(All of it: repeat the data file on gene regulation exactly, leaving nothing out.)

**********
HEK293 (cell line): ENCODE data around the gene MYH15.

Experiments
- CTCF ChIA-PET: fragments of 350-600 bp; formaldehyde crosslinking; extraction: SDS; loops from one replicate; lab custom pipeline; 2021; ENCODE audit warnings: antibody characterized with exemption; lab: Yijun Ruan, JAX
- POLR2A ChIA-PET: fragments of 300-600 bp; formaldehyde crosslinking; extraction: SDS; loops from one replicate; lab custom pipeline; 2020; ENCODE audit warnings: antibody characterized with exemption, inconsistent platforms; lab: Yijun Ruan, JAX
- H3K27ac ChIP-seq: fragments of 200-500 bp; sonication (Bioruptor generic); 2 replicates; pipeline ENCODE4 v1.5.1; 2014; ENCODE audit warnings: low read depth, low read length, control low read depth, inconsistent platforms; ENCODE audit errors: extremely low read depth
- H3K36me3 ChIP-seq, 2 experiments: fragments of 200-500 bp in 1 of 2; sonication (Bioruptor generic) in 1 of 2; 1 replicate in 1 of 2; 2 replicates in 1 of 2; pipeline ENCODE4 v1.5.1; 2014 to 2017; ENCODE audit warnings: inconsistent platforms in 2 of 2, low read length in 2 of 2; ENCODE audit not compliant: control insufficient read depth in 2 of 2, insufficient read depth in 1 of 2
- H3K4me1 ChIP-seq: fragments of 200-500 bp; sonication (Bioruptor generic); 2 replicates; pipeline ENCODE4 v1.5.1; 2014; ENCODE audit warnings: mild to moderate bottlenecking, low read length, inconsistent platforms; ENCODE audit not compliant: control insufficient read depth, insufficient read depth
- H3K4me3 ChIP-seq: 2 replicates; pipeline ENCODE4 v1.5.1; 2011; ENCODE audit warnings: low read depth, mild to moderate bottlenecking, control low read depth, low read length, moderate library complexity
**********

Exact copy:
HEK293 (cell line): ENCODE data around the gene MYH15.

Experiments
- CTCF ChIA-PET: fragments of 350-600 bp; formaldehyde crosslinking; extraction: SDS; loops from one replicate; lab custom pipeline; 2021; ENCODE audit warnings: antibody characterized with exemption; lab: Yijun Ruan, JAX
- POLR2A ChIA-PET: fragments of 300-600 bp; formaldehyde crosslinking; extraction: SDS; loops from one replicate; lab custom pipeline; 2020; ENCODE audit warnings: antibody characterized with exemption, inconsistent platforms; lab: Yijun Ruan, JAX
- H3K27ac ChIP-seq: fragments of 200-500 bp; sonication (Bioruptor generic); 2 replicates; pipeline ENCODE4 v1.5.1; 2014; ENCODE audit warnings: low read depth, low read length, control low read depth, inconsistent platforms; ENCODE audit errors: extremely low read depth
- H3K36me3 ChIP-seq, 2 experiments: fragments of 200-500 bp in 1 of 2; sonication (Bioruptor generic) in 1 of 2; 1 replicate in 1 of 2; 2 replicates in 1 of 2; pipeline ENCODE4 v1.5.1; 2014 to 2017; ENCODE audit warnings: inconsistent platforms in 2 of 2, low read length in 2 of 2; ENCODE audit not compliant: control insufficient read depth in 2 of 2, insufficient read depth in 1 of 2
- H3K4me1 ChIP-seq: fragments of 200-500 bp; sonication (Bioruptor generic); 2 replicates; pipeline ENCODE4 v1.5.1; 2014; ENCODE audit warnings: mild to moderate bottlenecking, low read length, inconsistent platforms; ENCODE audit not compliant: control insufficient read depth, insufficient read depth
- H3K4me3 ChIP-seq: 2 replicates; pipeline ENCODE4 v1.5.1; 2011; ENCODE audit warnings: low read depth, mild to moderate bottlenecking, control low read depth, low read length, moderate library complexity